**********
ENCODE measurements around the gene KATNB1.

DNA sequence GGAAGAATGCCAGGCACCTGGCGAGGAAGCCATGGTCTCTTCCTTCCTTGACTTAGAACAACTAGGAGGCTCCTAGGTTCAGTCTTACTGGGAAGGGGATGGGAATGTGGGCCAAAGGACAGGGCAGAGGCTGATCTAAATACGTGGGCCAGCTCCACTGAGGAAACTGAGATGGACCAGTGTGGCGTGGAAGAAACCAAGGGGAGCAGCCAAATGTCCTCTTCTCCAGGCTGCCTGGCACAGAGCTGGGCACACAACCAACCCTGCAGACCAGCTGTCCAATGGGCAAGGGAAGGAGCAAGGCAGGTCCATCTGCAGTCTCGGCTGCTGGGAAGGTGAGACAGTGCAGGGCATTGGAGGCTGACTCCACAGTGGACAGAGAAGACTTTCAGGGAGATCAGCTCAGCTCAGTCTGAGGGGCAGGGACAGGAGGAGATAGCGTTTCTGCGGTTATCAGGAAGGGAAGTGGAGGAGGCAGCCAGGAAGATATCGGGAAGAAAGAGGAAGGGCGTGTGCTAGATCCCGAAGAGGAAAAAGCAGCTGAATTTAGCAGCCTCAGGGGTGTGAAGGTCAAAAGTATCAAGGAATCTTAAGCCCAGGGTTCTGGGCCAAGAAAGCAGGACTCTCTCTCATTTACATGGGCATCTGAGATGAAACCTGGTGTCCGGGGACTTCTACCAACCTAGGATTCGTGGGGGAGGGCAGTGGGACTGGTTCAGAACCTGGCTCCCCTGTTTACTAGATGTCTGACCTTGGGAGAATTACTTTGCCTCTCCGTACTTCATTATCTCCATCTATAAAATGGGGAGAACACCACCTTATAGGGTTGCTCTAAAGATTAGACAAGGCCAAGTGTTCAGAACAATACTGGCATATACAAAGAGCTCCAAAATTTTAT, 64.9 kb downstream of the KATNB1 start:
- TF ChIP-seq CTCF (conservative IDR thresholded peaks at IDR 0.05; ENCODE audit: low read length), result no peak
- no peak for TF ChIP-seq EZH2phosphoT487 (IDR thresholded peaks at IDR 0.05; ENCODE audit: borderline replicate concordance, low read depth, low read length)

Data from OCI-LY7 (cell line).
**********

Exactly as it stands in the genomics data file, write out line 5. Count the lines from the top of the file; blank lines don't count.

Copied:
Data from OCI-LY7 (cell line).